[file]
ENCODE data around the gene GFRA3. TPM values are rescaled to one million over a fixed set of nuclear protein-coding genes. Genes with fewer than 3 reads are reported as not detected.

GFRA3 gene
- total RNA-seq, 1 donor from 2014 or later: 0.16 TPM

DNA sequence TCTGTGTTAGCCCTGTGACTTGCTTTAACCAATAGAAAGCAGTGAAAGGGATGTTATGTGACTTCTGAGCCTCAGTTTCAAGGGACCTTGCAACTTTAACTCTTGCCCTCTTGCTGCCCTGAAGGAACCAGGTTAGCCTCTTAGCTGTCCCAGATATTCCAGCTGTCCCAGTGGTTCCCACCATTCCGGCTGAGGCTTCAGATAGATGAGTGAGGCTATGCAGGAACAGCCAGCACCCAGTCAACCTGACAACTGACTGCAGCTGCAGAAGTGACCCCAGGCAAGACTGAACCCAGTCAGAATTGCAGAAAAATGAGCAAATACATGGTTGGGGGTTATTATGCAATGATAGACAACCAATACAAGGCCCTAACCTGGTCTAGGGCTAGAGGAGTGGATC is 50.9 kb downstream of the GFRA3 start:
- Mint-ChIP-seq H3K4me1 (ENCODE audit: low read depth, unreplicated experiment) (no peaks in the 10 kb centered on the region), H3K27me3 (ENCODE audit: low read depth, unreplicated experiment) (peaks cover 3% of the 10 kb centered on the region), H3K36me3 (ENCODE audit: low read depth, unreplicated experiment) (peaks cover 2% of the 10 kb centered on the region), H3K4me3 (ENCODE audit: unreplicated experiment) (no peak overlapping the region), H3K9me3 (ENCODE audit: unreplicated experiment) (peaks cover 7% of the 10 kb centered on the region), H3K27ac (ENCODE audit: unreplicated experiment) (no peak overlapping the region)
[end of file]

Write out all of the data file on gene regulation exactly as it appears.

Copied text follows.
ENCODE data around the gene GFRA3. TPM values are rescaled to one million over a fixed set of nuclear protein-coding genes. Genes with fewer than 3 reads are reported as not detected.

GFRA3 gene
- total RNA-seq, 1 donor from 2014 or later: 0.16 TPM

DNA sequence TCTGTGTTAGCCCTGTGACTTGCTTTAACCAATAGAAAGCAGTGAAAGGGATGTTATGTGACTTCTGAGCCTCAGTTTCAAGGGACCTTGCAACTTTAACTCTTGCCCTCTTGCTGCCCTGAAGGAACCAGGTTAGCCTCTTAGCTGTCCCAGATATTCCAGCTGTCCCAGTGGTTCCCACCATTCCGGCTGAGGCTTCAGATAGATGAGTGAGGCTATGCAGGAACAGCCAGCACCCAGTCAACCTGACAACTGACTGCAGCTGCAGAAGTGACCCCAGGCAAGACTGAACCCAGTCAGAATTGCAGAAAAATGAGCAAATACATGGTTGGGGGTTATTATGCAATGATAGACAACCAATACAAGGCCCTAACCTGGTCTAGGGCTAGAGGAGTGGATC is 50.9 kb downstream of the GFRA3 start:
- Mint-ChIP-seq H3K4me1 (ENCODE audit: low read depth, unreplicated experiment) (no peaks in the 10 kb centered on the region), H3K27me3 (ENCODE audit: low read depth, unreplicated experiment) (peaks cover 3% of the 10 kb centered on the region), H3K36me3 (ENCODE audit: low read depth, unreplicated experiment) (peaks cover 2% of the 10 kb centered on the region), H3K4me3 (ENCODE audit: unreplicated experiment) (no peak overlapping the region), H3K9me3 (ENCODE audit: unreplicated experiment) (peaks cover 7% of the 10 kb centered on the region), H3K27ac (ENCODE audit: unreplicated experiment) (no peak overlapping the region)